Pakistan has been able to substitute imported defence equipment worth $1.5 billion per year, with indigenously produced equipment. If we have to have arms, why not have them produced domestically, and keep the money here, rather then importing them, and risking incurring foreign debt. The question is, is our local industry as good? It may well be. We have been playing a game of survival since 1947. It is about time that the local industry took note of this, and made some economic profit. With the horror or terrorism and wars we have been plagued with since our inception, the development of an arms industry is a natural outcome. The military takes a lion’s share of our budget after all.

The drawback as of now is that the local industry has not yet secured a place in the international market, though Nigeria has shown some interest in buying JF-17 Thunder jets. Pakistan has already supplied arms to Sri Lanka and tanks of Bangladesh in the past so there is a potential market. Again, quality is a major issue, and for this to actually take off there has to be a lot more investment into research and development such that these arms cannot be copied and are also not seen as cheap copies.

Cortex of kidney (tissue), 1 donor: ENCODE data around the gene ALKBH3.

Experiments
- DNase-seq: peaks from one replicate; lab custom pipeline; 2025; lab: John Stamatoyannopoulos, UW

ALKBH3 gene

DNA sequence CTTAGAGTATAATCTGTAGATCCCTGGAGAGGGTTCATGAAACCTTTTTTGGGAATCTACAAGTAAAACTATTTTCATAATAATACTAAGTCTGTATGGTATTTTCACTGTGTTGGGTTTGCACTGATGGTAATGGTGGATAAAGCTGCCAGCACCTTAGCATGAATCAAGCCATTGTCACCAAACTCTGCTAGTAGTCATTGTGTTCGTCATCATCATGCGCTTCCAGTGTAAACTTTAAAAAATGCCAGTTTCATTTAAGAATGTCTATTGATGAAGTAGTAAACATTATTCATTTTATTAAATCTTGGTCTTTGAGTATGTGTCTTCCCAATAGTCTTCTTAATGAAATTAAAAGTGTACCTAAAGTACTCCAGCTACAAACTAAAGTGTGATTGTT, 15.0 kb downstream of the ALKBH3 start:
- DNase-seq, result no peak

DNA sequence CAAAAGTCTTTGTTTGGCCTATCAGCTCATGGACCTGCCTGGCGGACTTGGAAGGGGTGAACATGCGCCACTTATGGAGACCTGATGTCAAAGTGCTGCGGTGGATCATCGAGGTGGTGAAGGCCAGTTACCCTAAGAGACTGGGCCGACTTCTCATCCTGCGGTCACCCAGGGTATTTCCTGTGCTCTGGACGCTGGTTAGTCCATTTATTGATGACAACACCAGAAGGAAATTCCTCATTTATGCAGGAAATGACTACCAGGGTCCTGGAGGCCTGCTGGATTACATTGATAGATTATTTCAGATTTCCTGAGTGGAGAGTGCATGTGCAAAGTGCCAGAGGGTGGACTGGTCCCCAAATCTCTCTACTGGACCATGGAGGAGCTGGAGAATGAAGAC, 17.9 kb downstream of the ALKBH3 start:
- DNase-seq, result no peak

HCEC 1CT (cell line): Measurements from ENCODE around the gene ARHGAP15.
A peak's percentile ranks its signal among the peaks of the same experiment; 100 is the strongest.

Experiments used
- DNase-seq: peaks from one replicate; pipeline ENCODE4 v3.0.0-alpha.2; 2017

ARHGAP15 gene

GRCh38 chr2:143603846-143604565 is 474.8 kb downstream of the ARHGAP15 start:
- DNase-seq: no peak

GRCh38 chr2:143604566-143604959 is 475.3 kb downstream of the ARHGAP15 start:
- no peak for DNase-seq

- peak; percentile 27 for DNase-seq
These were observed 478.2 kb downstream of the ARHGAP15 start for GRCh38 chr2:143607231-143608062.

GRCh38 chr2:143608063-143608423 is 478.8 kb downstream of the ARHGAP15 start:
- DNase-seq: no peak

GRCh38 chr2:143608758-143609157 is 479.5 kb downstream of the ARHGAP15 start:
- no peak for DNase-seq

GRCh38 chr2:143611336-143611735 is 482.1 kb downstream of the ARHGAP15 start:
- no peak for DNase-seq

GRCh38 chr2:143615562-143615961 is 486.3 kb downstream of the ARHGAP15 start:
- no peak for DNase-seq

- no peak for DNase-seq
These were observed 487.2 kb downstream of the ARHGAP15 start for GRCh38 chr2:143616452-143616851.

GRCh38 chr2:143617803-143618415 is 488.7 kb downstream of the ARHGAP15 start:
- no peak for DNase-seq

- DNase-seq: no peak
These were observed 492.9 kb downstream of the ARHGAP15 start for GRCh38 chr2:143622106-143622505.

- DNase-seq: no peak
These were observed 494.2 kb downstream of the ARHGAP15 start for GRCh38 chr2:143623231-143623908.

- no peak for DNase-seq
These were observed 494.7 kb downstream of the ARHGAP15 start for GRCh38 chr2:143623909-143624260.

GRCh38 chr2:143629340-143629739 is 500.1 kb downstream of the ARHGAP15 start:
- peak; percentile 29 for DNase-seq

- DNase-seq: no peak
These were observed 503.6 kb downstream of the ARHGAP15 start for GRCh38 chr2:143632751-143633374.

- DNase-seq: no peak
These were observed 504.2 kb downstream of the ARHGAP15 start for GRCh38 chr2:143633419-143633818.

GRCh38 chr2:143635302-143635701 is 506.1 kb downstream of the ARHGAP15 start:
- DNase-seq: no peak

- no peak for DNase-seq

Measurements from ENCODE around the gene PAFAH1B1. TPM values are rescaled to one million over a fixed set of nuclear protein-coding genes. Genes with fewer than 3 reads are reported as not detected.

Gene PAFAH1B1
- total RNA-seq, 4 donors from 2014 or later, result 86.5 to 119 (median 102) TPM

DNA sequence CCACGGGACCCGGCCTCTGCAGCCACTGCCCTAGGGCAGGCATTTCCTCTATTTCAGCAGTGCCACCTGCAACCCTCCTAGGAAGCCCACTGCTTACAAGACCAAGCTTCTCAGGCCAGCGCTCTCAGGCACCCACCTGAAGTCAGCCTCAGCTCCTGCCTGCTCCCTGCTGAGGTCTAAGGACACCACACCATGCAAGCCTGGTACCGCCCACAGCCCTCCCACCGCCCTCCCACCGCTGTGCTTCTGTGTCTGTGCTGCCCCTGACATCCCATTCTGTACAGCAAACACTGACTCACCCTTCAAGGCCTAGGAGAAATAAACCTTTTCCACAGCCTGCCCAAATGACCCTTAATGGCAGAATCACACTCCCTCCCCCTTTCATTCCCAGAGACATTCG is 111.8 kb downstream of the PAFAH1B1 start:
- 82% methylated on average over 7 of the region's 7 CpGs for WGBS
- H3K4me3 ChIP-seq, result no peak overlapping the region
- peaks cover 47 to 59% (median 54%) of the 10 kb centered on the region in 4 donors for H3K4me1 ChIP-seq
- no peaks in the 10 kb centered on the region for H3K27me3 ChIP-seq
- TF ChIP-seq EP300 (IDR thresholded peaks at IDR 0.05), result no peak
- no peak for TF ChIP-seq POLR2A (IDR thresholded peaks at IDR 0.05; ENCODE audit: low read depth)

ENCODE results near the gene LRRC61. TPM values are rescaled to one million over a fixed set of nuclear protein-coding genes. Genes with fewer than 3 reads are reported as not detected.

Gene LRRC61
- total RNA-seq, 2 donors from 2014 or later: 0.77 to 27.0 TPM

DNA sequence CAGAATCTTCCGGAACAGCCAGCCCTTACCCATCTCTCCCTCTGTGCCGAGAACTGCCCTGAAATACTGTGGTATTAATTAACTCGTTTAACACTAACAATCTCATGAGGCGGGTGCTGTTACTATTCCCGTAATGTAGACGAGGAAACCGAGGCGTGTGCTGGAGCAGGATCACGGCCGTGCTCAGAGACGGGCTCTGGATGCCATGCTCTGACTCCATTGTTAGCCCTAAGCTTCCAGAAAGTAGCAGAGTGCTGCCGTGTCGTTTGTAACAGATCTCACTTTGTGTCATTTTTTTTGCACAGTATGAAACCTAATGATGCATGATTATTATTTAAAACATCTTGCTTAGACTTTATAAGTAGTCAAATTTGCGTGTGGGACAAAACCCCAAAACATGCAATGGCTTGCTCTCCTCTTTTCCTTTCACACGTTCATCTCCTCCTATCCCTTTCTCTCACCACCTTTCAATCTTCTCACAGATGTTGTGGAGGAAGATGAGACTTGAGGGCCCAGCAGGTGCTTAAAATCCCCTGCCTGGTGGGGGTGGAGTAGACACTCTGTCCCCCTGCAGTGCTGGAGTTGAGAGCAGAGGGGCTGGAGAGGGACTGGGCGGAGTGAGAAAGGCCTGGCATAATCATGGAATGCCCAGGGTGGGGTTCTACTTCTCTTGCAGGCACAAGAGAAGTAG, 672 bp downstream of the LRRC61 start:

There are many questions to ask yet. Is this the proper use of our money and skills? Would it not be better for more schools to be built and more money to be funnelled into infrastructure development? Money flows towards wants, not needs. Defence production means employment and investment in technology. The argument for arms production has always been that technology spills over into linked industries. These are called dual-use technologies that can be used in the manufacture of both defence and commercial products, such as soldering, process control, and computer-aided design. However, research suggests that the development of military technologies unequivocally diverts resources from civilian innovation. Military design is often very single-minded in its goal, and technologies are developed without looking at alternatives, or exploring cost minimisation. One of the biggest examples is of US nuclear reactors developed by the US Navy, without exploring alternative designs and without competitive mechanisms that have led to the failure of the industry. Extreme design sophistication and strong centralisation of control over production are key characteristics of military-oriented technological development. Its very high costs, however, limit the applicability of its results to civilian industry.